‘US committed to remaining engaged with ASEAN’

National 1 minute, 36 seconds


THE United States will remain engaged with ASEAN no matter who is elected as the next US president, the US ambassador to ASEAN, Nina Hachigian said yesterday, stressing the importance of military and security cooperation.

In a telephone press briefing, the envoy said the American maritime presence in ASEAN has fostered peace in the region and rejected recent Chinese accusations that US air and naval patrols in the South China Sea were militarising the disputed waters.

“We’ve been operating in the sea for many decades.

“Our presence has been welcomed across the Asia-Pacific because we’ve provided stability in this region that has allowed other countries to prosper,” she said.

Hachigian added that US operations in the sea were to ensure freedom of navigation, saying its actions were not new or provocative.

“China regularly exercises its navigational rights and freedoms. We respect China’s international legal right to conduct such operations.”

The accusation comes after the US and Taiwan said China appeared to have deployed surface-to-air missiles on a contested island in the sea.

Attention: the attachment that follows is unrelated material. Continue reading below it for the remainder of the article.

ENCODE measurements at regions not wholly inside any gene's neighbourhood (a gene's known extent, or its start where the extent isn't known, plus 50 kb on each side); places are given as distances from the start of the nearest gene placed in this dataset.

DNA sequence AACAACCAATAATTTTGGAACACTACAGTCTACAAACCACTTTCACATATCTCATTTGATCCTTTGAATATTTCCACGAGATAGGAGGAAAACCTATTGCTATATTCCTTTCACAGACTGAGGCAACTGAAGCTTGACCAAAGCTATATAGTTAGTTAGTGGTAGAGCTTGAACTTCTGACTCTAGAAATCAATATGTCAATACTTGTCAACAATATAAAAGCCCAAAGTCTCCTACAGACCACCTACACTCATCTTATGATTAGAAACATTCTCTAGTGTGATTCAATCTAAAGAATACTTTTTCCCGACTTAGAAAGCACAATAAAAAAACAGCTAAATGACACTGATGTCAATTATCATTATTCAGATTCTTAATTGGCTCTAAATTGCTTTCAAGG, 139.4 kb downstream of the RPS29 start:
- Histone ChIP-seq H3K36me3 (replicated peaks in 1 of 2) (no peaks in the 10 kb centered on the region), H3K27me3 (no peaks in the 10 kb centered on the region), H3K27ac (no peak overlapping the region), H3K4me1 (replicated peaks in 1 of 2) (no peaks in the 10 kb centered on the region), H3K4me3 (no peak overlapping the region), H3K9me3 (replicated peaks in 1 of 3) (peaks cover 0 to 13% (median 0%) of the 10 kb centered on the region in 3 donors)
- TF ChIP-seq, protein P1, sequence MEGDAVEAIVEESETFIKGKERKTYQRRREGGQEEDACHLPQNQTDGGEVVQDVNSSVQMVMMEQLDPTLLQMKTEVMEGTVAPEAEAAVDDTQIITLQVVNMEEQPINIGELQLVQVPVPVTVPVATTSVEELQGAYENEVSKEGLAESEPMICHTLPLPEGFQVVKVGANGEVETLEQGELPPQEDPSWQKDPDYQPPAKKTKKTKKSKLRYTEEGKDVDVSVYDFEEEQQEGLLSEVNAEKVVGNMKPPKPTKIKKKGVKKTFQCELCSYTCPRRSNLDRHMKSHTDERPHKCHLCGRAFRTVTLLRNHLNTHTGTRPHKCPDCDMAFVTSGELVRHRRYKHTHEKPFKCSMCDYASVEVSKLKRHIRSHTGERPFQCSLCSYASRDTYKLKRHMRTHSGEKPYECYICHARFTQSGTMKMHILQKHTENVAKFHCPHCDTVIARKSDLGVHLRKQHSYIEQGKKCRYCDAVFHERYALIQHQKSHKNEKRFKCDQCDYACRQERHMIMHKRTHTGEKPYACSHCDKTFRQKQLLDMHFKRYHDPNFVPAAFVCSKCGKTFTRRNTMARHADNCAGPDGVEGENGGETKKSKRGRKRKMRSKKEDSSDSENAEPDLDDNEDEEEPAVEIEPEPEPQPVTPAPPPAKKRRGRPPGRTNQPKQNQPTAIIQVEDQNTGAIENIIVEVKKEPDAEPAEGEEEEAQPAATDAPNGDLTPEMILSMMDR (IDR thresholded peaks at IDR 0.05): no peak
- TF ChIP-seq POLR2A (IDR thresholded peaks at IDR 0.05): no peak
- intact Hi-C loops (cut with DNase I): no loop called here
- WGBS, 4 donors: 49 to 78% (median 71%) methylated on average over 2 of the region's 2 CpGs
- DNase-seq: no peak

The ambassador said Washington was concerned that these actions were escalating tensions.

But she added that she was encouraged by Chinese Foreign Minister Wang Yi’s recent comments that Beijing is committed to non-militarisation of the South China Sea.

“We hope that these words are followed by actions,” she said.

“China and the US have a very robust relationship and we cooperate on a wide range of issues.”

Several nations claim territory in the resource-rich South China Sea, which is also an important shipping route.

Its islets and waters are claimed in part or in whole by Taiwan, China, Vietnam, the Philippines, Malaysia and Brunei.

Rival countries have wrangled over territory in the South China Sea for centuries, but tension has steadily increased in recent years.

The frictions have sparked concern that the area is becoming a flashpoint with global consequences.

The Brunei Times